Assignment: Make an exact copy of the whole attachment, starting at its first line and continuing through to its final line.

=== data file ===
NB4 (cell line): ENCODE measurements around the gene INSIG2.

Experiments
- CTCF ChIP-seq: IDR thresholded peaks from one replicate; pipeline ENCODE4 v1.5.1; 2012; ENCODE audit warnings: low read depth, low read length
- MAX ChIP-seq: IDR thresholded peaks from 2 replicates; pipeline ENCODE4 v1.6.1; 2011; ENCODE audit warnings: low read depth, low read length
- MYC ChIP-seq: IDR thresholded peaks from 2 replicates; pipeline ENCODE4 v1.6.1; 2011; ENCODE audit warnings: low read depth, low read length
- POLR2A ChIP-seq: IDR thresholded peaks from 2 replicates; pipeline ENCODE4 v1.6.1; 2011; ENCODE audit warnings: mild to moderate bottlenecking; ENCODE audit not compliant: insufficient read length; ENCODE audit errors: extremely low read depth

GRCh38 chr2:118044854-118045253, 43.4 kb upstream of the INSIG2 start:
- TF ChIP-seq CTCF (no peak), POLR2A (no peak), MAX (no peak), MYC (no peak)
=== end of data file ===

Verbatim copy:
NB4 (cell line): ENCODE measurements around the gene INSIG2.

Experiments
- CTCF ChIP-seq: IDR thresholded peaks from one replicate; pipeline ENCODE4 v1.5.1; 2012; ENCODE audit warnings: low read depth, low read length
- MAX ChIP-seq: IDR thresholded peaks from 2 replicates; pipeline ENCODE4 v1.6.1; 2011; ENCODE audit warnings: low read depth, low read length
- MYC ChIP-seq: IDR thresholded peaks from 2 replicates; pipeline ENCODE4 v1.6.1; 2011; ENCODE audit warnings: low read depth, low read length
- POLR2A ChIP-seq: IDR thresholded peaks from 2 replicates; pipeline ENCODE4 v1.6.1; 2011; ENCODE audit warnings: mild to moderate bottlenecking; ENCODE audit not compliant: insufficient read length; ENCODE audit errors: extremely low read depth

GRCh38 chr2:118044854-118045253, 43.4 kb upstream of the INSIG2 start:
- TF ChIP-seq CTCF (no peak), POLR2A (no peak), MAX (no peak), MYC (no peak)